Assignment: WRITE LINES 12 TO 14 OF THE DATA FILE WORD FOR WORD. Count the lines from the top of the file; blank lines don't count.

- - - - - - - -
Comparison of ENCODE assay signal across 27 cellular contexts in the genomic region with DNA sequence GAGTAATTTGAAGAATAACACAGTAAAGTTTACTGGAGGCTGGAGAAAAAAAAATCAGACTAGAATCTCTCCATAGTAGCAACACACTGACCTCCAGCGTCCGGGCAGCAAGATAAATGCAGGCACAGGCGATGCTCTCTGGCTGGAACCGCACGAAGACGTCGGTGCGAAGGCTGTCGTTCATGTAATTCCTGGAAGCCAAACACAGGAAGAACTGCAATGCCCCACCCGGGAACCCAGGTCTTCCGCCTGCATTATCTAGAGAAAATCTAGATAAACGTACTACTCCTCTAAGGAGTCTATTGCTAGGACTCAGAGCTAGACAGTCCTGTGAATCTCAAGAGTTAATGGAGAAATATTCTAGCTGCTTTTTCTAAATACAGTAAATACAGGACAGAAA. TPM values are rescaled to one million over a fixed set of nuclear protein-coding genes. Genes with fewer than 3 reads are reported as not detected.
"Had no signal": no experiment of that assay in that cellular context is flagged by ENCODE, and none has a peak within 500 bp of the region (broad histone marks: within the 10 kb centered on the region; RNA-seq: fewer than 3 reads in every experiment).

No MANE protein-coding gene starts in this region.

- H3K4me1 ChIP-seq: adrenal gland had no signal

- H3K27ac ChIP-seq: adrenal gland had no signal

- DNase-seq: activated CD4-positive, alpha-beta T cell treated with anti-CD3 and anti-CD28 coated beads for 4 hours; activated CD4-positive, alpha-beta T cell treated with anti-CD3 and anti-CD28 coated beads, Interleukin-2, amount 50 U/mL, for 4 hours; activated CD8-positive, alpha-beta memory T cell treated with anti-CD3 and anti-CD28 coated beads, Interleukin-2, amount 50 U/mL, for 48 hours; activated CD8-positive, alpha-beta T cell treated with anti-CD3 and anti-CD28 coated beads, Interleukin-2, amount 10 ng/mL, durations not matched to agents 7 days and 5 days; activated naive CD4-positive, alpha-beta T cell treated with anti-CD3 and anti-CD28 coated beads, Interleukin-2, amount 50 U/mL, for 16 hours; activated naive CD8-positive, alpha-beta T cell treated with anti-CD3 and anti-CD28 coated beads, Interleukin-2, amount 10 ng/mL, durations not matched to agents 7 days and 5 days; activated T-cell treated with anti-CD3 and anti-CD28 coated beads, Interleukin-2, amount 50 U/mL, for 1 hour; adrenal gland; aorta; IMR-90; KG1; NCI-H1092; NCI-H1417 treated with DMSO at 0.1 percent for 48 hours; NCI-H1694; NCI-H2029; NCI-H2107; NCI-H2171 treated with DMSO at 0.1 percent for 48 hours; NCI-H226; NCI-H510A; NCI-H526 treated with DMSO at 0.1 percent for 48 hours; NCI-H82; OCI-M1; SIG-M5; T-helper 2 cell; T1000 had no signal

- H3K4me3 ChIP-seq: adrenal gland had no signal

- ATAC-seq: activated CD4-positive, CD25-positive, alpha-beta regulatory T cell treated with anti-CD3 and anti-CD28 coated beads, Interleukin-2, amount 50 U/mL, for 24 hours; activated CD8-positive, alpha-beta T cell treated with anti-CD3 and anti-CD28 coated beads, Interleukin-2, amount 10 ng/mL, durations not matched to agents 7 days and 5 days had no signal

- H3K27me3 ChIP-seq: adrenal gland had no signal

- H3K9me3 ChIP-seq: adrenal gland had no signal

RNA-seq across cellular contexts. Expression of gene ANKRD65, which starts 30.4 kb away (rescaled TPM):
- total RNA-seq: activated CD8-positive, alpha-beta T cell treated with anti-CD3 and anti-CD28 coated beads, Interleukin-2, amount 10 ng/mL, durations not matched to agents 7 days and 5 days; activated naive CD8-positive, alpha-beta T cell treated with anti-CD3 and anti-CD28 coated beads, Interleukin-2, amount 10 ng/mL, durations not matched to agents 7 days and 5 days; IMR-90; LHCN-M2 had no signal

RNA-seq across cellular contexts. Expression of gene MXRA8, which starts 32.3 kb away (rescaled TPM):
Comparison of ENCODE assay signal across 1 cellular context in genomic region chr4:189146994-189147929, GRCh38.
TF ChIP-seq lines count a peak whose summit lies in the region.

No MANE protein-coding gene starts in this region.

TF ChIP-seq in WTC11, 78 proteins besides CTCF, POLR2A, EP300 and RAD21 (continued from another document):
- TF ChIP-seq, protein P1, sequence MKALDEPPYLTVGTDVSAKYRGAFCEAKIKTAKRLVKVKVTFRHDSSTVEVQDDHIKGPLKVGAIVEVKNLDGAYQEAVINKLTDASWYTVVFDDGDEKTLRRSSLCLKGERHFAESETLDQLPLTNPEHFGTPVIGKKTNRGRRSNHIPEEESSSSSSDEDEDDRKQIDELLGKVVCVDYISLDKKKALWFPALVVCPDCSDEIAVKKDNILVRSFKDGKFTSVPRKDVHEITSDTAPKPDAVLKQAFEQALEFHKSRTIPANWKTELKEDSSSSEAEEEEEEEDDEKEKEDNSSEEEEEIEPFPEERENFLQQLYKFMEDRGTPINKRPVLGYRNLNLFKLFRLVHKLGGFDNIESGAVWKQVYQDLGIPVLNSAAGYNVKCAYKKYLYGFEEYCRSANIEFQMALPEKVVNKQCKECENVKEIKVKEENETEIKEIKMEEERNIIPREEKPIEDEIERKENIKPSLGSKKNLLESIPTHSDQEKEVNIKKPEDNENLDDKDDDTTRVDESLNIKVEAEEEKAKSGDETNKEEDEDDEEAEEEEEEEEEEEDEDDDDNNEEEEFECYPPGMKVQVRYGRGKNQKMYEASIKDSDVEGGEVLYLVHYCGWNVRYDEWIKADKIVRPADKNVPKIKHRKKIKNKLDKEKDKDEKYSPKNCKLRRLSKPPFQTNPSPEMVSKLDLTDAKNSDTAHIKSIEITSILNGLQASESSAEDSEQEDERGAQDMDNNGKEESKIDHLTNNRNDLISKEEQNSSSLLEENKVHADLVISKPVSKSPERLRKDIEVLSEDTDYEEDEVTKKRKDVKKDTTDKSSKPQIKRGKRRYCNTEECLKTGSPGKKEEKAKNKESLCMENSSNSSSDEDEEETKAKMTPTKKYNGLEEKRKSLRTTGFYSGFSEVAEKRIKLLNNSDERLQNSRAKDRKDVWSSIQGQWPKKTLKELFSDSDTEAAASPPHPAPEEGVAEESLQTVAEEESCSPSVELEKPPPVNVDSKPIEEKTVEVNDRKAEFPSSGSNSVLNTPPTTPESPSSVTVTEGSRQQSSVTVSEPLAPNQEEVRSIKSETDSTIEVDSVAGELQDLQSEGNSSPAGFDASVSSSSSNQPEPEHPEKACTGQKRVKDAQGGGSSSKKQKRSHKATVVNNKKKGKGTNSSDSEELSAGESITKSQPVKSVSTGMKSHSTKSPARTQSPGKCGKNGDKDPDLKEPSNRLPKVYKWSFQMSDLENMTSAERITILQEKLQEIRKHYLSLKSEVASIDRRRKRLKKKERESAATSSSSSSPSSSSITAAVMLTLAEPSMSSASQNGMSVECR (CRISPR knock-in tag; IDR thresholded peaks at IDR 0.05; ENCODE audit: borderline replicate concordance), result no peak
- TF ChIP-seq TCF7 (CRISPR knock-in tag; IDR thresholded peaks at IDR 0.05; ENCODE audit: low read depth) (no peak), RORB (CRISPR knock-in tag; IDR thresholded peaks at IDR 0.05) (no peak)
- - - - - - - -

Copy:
- total RNA-seq: activated CD8-positive, alpha-beta T cell treated with anti-CD3 and anti-CD28 coated beads, Interleukin-2, amount 10 ng/mL, durations not matched to agents 7 days and 5 days; activated naive CD8-positive, alpha-beta T cell treated with anti-CD3 and anti-CD28 coated beads, Interleukin-2, amount 10 ng/mL, durations not matched to agents 7 days and 5 days; IMR-90; LHCN-M2 had no signal

RNA-seq across cellular contexts. Expression of gene MXRA8, which starts 32.3 kb away (rescaled TPM):
Comparison of ENCODE assay signal across 1 cellular context in genomic region chr4:189146994-189147929, GRCh38.